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  2. JP, Now I get to see your long-simmering project that you mentioned to me in a recent comment. I clicked and see you already have a lot of comments on the last post. I knew you were very knowledgeable about cars from prior posts, plus you have been able to identify vehicles I’ve shown in every blog post that has a car in it. You were even able to ID the year of my 2009 Buick LaCrosse, simply by seeing the odometer as it was so similar to your mom’s LaCrosse. (By the way, I am trying valiantly to reach the 9,999-mile mark that you quipped about, but as of today, I’m only at 9,671 miles.) That you have had 30 cars in your lifetime is amazing to me, but maybe it is more amazing for you to know I’ve only had four vehicles since I got my driver’s license in 1973. All but this car were lemons and I’m happy with the LaCrosse, though it has had its electrical quirks, some which required a long stay at the shop back in May. I’ll bet that you and your fellow COAL contributors might enjoy watching the Woodward Dream Cruise which is held annually here along Woodward Avenue, the nation’s first first paved road. It is the granddaddy of all the local car cruises and attracts one million visitors, some who haul their vehicles from all over the country to participate. They do stream the entire cruise and, I was going to pass along the official site to you, but I was surprised to see it says “not secure” which surprised me, but if you want to venture there, simply type “woodwarddreamcruisedotcom” and you are there. They stream the cruise on a local oldies radio station – if you are interested, let me know and I’ll send you the link as we approach the cruise date (Saturday, August 20th). Congrats on your new blogging gig.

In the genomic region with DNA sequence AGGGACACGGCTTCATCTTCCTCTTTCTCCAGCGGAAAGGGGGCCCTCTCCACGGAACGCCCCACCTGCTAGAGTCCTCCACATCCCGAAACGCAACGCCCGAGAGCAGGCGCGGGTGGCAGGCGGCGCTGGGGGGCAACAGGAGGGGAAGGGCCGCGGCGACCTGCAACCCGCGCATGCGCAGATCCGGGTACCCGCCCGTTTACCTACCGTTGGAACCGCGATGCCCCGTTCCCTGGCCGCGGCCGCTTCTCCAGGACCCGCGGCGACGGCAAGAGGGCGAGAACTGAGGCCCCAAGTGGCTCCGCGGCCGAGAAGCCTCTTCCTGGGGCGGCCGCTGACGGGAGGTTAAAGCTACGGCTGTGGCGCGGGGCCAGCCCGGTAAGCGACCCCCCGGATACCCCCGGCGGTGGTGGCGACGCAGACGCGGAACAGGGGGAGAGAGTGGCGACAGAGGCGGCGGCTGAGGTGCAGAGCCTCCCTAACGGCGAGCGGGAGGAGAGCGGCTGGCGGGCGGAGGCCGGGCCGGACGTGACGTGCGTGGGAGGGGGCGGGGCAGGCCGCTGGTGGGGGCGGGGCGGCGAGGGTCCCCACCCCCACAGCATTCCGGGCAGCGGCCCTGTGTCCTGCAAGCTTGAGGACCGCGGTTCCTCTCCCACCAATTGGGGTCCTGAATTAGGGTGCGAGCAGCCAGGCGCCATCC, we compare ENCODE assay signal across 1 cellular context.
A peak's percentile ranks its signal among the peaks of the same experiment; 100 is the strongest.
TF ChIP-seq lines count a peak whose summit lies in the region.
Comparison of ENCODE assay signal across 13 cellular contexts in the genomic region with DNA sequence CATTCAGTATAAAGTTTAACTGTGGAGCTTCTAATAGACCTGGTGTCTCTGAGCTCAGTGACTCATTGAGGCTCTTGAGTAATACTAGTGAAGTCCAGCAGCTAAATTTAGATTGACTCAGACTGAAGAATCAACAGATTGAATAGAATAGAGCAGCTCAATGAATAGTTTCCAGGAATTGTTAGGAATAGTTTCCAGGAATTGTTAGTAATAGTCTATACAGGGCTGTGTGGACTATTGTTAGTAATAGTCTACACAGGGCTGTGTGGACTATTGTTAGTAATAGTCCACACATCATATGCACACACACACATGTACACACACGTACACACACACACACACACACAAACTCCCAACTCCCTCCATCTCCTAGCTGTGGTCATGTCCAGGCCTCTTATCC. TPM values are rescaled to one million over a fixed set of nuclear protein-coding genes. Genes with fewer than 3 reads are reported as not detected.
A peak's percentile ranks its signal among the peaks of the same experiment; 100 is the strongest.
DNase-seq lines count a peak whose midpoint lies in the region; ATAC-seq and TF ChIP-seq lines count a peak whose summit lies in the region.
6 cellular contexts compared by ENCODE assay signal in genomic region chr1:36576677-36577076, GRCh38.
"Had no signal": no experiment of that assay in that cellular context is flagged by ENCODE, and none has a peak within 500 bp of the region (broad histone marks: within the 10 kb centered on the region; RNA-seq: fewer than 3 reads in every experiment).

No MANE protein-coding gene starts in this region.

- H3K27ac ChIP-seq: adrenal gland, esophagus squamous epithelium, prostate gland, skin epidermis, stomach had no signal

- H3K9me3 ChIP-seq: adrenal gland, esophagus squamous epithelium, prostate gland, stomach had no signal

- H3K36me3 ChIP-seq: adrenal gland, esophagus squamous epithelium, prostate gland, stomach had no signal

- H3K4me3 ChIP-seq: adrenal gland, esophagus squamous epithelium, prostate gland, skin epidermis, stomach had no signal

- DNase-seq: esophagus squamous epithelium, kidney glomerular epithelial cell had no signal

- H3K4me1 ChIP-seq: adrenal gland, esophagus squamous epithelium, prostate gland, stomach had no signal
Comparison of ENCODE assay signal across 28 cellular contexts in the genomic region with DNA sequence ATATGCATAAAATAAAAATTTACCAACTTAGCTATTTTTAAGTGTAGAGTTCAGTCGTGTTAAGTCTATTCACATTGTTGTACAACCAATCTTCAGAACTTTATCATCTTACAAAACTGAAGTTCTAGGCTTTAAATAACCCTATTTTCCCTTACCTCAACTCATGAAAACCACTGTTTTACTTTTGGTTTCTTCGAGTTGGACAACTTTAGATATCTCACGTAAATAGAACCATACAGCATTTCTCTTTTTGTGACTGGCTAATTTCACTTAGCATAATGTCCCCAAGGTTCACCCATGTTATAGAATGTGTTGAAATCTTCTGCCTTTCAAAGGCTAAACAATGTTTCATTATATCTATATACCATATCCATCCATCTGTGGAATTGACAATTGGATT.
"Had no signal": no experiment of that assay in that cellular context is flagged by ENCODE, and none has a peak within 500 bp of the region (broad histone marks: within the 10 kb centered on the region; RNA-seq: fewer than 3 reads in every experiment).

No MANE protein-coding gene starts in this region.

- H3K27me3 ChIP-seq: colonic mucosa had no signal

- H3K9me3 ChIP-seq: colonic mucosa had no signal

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  3. Hmm, how nice. 😉

    I’m actually surprised that after all this time you had never done a COAL series. I used up all my coal years ago.

    Really looking forward to the series, and yes I also like the Galactic green.

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    • I have done kind of a partial stealth COAL, having weaved my own experiences into photos of other cars I have found, but the German in my background says that a proper COAL series must be in order and complete. So here we are. A long COAL series is one of the few rewards for unconventional car-ownership decisions (some of which were actually good calls).